I’ve written before about how my kids are obsessed with Halloween. Their favorite thing at the Halloween store last year was a spider that jumped out at you when you stepped on a floor pad. It also made this hideous shrieking sound, and its eyes glowed a chilling, sinister red.
The kids were simultaneously fascinated and terrified by it. When we went to the mall, they couldn’t wait to see it, but as soon as we got to the store, they would hide from it and make me promise not to step on the pad.
Of course, even though they couldn’t bear to be near this evil toy, they kept begging us to buy one for our home. Good thing it cost $80, because Daddy knows better than to spend that kind of cash on a cheap piece of plastic that horrifies his children.
If I could get it for $30, though…
So I went online a few days after Halloween looking for a clearance sale. I found a smaller, less scary model at a more attractive price point and decided to make it a Christmas present. That way, if it freaked anyone out, Santa could take the heat.
Bad move, Superdad.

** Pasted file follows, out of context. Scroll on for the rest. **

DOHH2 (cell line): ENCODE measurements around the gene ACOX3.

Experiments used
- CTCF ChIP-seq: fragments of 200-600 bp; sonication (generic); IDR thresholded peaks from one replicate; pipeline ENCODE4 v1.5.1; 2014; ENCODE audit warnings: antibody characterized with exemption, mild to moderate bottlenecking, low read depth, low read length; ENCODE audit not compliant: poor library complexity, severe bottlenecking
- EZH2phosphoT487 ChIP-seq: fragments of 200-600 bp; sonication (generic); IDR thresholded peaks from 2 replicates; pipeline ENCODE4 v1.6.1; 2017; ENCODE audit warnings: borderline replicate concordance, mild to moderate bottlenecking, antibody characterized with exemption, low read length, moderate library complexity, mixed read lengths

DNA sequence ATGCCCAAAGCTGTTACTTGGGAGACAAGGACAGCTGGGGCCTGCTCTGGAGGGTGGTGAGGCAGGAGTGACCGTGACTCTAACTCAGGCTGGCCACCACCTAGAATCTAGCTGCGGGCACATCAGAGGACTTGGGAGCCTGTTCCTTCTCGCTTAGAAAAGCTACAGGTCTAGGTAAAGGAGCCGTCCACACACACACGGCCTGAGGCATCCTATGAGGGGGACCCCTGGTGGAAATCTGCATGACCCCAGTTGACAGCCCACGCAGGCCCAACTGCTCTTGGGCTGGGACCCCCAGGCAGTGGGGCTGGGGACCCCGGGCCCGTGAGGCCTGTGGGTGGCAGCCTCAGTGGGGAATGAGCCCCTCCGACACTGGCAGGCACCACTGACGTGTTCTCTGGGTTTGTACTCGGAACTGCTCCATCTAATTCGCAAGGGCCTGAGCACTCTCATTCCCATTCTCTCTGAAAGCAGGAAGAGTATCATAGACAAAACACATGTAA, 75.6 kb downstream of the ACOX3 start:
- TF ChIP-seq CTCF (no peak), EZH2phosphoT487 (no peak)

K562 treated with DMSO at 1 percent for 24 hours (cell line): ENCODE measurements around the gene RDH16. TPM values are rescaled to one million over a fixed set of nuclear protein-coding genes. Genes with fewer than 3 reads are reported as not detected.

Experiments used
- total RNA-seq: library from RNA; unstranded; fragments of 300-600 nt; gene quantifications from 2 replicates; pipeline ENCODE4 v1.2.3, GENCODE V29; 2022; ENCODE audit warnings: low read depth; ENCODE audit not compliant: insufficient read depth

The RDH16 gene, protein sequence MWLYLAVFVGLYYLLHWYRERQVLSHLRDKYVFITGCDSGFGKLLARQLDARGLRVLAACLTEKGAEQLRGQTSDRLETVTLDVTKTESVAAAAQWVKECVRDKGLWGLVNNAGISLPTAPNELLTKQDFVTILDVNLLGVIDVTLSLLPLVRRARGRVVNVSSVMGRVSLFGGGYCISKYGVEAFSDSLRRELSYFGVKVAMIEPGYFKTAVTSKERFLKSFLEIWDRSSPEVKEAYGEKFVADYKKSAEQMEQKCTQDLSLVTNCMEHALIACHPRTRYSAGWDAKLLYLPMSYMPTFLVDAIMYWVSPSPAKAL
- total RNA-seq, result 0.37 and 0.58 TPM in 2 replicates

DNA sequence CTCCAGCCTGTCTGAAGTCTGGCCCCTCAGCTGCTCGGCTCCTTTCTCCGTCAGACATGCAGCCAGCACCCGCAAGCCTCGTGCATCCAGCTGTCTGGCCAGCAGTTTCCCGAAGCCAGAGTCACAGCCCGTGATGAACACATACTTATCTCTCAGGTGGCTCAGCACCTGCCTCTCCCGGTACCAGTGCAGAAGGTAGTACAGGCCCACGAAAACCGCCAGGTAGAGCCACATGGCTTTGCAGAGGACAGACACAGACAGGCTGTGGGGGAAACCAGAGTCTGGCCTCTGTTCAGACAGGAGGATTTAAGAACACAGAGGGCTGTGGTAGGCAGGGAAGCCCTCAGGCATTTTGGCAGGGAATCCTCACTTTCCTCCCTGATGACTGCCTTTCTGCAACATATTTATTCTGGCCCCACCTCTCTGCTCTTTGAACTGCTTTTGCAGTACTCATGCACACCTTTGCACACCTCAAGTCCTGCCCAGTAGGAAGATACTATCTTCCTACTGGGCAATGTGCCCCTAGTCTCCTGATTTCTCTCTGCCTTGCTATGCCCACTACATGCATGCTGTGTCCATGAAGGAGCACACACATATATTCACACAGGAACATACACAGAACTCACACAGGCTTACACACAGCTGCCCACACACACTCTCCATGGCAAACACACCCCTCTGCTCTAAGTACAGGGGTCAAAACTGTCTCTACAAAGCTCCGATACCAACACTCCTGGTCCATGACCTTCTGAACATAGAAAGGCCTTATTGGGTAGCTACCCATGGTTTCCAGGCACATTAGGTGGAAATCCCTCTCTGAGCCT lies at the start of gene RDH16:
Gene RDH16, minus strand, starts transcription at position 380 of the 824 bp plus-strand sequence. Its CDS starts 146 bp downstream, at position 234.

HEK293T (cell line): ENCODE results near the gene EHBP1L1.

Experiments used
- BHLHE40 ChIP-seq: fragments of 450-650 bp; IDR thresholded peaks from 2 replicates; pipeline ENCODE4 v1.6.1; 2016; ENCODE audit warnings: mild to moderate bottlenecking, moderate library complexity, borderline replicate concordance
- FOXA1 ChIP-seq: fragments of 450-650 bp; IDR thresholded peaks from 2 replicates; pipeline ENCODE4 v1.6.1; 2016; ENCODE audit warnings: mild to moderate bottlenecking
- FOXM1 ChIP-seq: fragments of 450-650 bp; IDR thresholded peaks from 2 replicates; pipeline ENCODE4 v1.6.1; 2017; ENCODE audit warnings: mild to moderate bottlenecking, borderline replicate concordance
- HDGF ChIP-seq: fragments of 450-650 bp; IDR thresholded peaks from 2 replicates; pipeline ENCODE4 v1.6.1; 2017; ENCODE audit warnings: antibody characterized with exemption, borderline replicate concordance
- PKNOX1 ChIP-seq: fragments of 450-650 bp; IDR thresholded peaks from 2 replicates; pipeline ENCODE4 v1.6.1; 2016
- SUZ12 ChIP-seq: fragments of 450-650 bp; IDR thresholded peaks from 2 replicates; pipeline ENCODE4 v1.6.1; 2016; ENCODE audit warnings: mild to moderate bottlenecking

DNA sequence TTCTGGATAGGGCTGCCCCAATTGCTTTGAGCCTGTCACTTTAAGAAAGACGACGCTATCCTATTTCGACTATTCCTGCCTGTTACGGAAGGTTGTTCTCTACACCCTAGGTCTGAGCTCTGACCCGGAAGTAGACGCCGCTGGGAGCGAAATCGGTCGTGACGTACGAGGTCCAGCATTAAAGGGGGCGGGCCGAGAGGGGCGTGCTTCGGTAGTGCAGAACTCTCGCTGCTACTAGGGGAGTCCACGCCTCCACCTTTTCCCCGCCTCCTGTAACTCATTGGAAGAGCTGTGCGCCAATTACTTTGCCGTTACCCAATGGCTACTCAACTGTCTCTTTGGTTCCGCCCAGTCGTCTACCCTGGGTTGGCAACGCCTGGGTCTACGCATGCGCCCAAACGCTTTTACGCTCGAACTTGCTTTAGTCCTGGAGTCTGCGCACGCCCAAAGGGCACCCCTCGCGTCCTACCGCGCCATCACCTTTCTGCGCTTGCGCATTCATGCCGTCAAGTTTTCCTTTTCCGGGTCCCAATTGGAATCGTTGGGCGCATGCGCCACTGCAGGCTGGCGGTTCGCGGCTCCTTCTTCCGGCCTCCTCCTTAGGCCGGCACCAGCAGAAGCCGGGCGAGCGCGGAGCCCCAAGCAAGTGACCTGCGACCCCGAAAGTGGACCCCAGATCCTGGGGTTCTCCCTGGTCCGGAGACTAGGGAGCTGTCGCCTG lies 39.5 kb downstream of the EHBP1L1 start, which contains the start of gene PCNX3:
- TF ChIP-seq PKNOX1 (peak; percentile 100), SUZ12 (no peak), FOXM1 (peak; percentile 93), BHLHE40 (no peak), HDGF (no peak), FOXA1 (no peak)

This time there was no fascination, only terror. The kids refused to play with the tabletop jumping spider or even turn it on. It got tossed behind a mountain of other toys, where I assumed they just forgot about it.
… until a couple of weeks ago, when Bennett woke up in the middle of the night screaming. “It’s the jumping spider! He’s coming to get me!”
We told Bennett we were going to throw the spider away, but that only upset him more. I think he didn’t like the feeling that it would be… out there somewhere. He needed closure. I started thinking up a plan. Maybe we could wait for the garbage truck one day, then personally hand it over to the workers and watch them crush it in the back of the truck. Sure, and then my kid would be terrified of the garbage truck.
Drew suggested we lock the spider in our garage. At least then, Bennett would know where it was. Bennett liked that plan, but the nightmares continued.
Finally, I came up with a new idea. We could give the jumping spider away to a friend of ours, an older kid who wouldn’t be afraid of it. He would make sure the spider stayed away from Bennett, and if Bennett ever changed his mind and wanted to visit the spider, we could go to his house.
We set up the drop-off. Bennett and Sutton were both so excited to give the spider away. They fought over who got to carry it, then finally decided they would carry it together. I was afraid they might change their minds about handing it over, but when the time came, they gave it up and never looked back.
As we drove home, I was looking forward to a peaceful sleep with no nightmares. Then, Bennett called out from the back seat.
“Daddy?” he said.
“For Halloween this year, can we get a jumping zombie?”